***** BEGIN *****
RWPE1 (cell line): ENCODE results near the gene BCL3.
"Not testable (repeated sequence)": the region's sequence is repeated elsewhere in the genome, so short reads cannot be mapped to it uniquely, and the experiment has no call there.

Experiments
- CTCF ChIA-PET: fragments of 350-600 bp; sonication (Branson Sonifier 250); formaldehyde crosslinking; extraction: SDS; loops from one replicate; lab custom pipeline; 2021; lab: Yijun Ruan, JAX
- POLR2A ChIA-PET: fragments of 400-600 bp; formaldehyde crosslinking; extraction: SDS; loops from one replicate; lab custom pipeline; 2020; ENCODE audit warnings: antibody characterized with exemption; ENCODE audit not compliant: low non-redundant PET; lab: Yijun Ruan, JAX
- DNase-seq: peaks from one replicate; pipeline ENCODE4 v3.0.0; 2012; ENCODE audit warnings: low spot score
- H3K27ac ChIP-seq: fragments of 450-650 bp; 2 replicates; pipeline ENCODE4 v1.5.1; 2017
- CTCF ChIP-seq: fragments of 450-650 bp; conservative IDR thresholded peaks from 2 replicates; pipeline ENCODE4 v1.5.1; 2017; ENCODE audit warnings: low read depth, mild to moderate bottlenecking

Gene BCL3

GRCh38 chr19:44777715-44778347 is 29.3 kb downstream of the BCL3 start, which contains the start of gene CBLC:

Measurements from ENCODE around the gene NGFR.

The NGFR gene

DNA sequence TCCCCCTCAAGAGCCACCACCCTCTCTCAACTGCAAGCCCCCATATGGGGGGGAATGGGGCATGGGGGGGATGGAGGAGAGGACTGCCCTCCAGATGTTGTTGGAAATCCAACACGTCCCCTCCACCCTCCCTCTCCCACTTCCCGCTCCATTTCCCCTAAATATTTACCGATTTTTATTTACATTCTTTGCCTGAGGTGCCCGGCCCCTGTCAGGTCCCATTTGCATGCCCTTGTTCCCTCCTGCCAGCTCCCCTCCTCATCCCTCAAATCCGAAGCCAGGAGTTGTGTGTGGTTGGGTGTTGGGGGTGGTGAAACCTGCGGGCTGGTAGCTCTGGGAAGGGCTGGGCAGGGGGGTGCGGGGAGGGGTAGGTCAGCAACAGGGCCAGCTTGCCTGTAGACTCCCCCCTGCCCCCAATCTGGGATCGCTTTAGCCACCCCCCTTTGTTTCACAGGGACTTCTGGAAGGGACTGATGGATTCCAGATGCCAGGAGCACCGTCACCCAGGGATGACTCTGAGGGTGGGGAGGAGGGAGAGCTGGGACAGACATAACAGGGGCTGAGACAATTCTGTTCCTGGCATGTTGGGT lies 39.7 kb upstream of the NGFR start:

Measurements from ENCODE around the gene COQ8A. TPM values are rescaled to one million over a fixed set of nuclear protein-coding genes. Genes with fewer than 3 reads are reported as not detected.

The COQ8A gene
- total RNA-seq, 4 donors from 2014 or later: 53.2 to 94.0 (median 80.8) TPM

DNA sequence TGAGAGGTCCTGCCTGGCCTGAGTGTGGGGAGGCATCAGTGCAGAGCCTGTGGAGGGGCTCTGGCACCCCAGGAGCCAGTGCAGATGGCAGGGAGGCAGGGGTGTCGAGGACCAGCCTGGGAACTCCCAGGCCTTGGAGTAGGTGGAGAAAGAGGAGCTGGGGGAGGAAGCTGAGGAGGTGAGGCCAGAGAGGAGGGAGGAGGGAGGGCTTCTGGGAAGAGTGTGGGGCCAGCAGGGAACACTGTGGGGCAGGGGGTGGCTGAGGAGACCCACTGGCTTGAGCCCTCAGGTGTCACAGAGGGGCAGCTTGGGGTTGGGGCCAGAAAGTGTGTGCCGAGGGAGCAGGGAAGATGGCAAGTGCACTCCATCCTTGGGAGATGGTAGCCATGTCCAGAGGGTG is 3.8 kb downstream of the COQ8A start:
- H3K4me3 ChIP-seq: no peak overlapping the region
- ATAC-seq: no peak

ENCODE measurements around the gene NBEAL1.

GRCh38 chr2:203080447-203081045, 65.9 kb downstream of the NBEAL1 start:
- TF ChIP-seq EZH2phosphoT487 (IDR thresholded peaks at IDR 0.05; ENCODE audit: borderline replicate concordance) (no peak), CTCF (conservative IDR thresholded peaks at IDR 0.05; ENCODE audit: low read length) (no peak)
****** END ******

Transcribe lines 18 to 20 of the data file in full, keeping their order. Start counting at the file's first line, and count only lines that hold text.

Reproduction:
- H3K4me3 ChIP-seq: no peak overlapping the region
- ATAC-seq: no peak

ENCODE measurements around the gene NBEAL1.